TJ Watt became the highest paid defensive player in the history of the NFL, signing a four year, $112 million contract that surprisingly contained $80 million fully guaranteed at signing from the Steelers who generally have some type of phobia around guarantees. PFT has the breakdown of the contract so I thought I could run some quick analysis on the contract.
Here is how Watt’s contract compares to the two prior top end players in terms of new money cash flows.
|Player||Year 0||Year 1||Year 2||Year 3||Year 4||Year 5|
Outside of the earnings this year, which trail the Bosa contract, the numbers here completely blow away the market. His earnings through the first year outpaces Garrett by 16.8%. In the second year he has a 9.9% advantage over Bosa and then dropping down closer to the Bosa numbers where he will earn 3.8% and 2.2% more in years 3 and 4. Watt’s contract also has the major advantage of free agency after just four seasons giving him another crack at free agency before the other two players.
As a point of reference two franchise tags would have cost the Steelers about $40 million between the 2022 and 2023 seasons. He will instead make close to $70 million. A third tag would have cost the team at least $31 million or the value of the QB franchise tag. That probably would have brough the three year number between $71 and $77 million. He will make over $90 million on this contract so this destroys the franchise tag outcomes at every stop.
It is worth pointing out that Watt appears to have given up the rights to the 17th game check this year based on Florio’s contract breakdown. That was worth $593,471 so it is not an insignificant number. If you factor that in you would take that out from each year’s cash flows. (edit- he will receive the extra check it just was not included in the original article)
Watt is the first non-QB to crack the $30M three year metric. That is a big milestone for the defensive players. This would make him the 9th highest paid in terms of three year cash behind Josh Allen, Dak Prescott, Russell Wilson, Patrick Mahomes, Aaron Rodgers, Matt Ryan, and Ryan Tannehill.
In terms of guarantees the Steelers gave up their long standing tradition of not guaranteeing any part of the contract beside the signing bonus. That was the big surprise to me even though it is a point that mainly means nothing for either side. My contention all along was that the Steelers would offer a contract close to $30 million a season but with only the signing bonus guarantee, which I assumed would be around $50 million.
They completely broke with tradition, doing full guarantees on the 2021, 2022, and 2023 salaries. Even Ben Roethlisberger only received some injury guarantees in his contract with the Steelers. I would have thought as part of a tradeoff Pittsburgh would at least get a five year contract but instead they just did four, which again is also a surprise. There do not look to be any early roster bonuses in the contract so I guess in that sense they may have gotten some deferrals on the cash payouts in 22 and 23 compared to what they would do in a normal contract. The P5 salaries are paid out over a longer term now while the roster bonuses would have seen larger front end payouts. I would also guess they offered a bigger bonus this year in lieu of guarantees and saw a concession there as a better cash option for them.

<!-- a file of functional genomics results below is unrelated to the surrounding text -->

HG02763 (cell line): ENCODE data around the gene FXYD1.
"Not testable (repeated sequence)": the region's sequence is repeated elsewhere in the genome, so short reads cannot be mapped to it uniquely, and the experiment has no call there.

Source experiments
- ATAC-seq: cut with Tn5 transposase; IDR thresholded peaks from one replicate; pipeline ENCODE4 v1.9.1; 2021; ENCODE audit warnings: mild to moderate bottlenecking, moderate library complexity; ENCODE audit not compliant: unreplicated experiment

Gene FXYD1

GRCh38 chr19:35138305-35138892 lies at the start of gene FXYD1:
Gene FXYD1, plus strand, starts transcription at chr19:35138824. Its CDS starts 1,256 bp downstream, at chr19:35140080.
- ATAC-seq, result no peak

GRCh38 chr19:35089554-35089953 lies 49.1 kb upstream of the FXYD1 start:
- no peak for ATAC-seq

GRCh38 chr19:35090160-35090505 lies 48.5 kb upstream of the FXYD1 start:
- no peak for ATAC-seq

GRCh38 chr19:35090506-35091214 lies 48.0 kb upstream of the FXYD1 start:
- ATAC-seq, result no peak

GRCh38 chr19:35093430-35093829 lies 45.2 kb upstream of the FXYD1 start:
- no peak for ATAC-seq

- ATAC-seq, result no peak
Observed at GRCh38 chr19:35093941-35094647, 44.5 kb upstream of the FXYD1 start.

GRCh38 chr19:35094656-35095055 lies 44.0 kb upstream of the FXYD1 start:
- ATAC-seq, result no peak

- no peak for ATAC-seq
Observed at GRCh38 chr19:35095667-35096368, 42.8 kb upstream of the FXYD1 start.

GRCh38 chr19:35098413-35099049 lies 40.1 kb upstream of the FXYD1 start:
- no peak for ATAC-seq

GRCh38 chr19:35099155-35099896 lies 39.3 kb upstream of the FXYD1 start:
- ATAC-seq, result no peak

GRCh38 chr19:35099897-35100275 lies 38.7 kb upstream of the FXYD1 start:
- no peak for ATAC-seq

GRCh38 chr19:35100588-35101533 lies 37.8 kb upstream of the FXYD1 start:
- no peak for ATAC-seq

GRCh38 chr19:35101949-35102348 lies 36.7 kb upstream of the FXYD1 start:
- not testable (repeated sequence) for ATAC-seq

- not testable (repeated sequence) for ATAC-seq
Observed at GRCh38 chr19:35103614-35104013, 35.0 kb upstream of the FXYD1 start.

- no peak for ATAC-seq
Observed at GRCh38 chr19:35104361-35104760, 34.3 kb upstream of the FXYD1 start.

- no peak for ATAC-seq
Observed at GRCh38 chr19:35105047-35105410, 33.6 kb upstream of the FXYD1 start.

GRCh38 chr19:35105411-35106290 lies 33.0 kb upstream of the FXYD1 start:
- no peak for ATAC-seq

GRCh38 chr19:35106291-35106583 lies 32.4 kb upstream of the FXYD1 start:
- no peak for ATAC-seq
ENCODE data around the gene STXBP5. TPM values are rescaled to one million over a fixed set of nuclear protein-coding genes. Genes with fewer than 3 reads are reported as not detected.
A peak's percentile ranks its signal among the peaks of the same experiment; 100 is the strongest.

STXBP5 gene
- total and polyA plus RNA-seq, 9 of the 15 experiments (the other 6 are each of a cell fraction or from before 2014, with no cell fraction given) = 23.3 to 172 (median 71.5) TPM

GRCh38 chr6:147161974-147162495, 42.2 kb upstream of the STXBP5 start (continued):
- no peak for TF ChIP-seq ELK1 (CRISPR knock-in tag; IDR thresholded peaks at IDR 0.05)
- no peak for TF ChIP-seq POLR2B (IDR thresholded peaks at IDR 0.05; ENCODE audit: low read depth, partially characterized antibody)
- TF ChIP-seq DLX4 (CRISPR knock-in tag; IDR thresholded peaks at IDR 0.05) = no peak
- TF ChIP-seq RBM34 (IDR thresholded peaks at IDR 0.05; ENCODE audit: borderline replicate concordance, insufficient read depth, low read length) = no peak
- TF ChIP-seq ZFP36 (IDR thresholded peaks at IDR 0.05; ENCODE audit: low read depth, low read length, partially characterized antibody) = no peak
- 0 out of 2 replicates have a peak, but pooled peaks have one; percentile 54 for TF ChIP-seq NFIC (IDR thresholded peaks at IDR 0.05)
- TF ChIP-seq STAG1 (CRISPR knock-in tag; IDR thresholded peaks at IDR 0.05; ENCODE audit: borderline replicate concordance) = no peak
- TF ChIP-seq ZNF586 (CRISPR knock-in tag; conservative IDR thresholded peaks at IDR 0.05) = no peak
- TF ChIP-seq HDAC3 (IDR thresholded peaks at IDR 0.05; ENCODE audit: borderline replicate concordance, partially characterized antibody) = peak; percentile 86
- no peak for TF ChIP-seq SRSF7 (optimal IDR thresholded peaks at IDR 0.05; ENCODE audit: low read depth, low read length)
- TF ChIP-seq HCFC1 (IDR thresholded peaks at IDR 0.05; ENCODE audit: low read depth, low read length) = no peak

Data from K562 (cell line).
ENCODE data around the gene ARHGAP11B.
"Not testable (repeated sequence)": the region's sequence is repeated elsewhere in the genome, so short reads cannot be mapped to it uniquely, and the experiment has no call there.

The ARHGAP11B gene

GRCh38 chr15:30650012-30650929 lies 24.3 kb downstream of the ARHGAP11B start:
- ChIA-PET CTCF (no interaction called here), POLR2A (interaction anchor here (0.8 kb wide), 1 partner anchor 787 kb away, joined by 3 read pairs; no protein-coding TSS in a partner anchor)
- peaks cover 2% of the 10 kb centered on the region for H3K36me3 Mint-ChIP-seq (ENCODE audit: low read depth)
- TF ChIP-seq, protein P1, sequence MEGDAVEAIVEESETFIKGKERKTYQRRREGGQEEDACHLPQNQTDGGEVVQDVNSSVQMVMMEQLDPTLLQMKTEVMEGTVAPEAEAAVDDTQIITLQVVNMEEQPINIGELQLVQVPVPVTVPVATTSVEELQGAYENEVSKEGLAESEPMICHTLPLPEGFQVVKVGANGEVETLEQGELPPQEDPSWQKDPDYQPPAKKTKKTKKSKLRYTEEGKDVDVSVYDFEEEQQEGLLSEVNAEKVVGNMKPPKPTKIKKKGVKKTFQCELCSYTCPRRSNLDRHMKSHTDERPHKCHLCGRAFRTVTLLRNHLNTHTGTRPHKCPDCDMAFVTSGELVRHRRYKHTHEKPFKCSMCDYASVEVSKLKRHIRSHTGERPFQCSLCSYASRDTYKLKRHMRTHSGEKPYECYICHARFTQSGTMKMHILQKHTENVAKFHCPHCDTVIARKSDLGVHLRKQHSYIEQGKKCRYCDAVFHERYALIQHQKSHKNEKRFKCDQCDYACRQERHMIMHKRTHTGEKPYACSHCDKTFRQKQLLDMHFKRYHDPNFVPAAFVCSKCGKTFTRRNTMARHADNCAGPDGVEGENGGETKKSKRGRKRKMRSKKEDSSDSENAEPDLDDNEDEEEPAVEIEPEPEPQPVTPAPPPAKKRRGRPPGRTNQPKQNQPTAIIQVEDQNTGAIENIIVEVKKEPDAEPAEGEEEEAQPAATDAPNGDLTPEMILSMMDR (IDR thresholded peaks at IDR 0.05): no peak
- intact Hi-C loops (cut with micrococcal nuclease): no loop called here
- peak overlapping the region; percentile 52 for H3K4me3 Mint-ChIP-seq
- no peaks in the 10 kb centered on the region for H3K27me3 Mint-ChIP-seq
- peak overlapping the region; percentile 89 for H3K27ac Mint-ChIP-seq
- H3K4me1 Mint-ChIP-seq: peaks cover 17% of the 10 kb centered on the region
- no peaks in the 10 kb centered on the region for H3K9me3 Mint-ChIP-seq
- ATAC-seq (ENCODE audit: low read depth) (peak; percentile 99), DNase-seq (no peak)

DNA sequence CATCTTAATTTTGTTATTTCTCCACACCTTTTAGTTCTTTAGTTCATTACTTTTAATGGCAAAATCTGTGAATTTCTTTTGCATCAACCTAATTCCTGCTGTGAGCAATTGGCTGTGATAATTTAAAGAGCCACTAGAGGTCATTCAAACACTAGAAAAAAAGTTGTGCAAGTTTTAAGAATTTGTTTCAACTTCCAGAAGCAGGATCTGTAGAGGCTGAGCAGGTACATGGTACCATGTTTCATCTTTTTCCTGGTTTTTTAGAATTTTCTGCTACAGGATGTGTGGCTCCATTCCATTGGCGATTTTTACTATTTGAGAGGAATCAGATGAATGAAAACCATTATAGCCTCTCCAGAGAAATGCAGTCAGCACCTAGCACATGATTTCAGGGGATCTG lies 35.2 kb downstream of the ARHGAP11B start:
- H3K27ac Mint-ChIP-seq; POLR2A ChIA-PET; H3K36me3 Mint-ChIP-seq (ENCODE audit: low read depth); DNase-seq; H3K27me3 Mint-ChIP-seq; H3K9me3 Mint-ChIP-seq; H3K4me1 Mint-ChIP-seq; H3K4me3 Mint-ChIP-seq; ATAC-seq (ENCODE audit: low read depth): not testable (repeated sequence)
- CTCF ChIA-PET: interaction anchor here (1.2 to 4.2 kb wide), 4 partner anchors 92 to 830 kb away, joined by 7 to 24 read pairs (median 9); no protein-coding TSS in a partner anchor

I would anticipate that this will mark the end of the Steelers being able to argue that they can not do guarantees in their contracts in the future. It probably will also put the Packers and Bengals, the two other teams who do not use guaranteed salaries, on the spot in the near future and make it more difficult to stick with the past. This year marks a new era for the Steelers’ contracts who used void years for cap relief for the first time ever as well. Welcome to the 20’s I guess.
By not getting the fifth season (nor apparently including a dummy year) the Steelers wont have the ability to spread out cap charges to the max extent in the future. Its not a big deal for next year but would be a bigger issue in the future. Perhaps they are banking on not needing to touch the contract outside of 2022 when he will have a $31 million salary cap charge.
Ultimately Watt will rank 1st in annual contract value, 1st in full guarantees, 1st in three year salary, tied for 1st in signing bonus money, and 4th in total guarantees among EDGE players. He is also the only EDGE to earn at least $17.5 million a season and be signed for just four years instead of five or six years. It’s a terrific deal for him and one that the Steelers have to hope they can build around in what will likely be the post-Roethlisberger era.
Jason is the founder of OTC and has been studying NFL contracts and the salary cap for over 15 years. Jason has co-authored two books about the NFL, Crunching Numbers and the Drafting Stage, which are widely circulated in the industry and hosts the OTC Podcast. Jason’s work has been featured in various publications including the Sporting News, Sports Illustrated, NFL Network and more. OTC is widely considered the leading authority on contract matters in the NFL.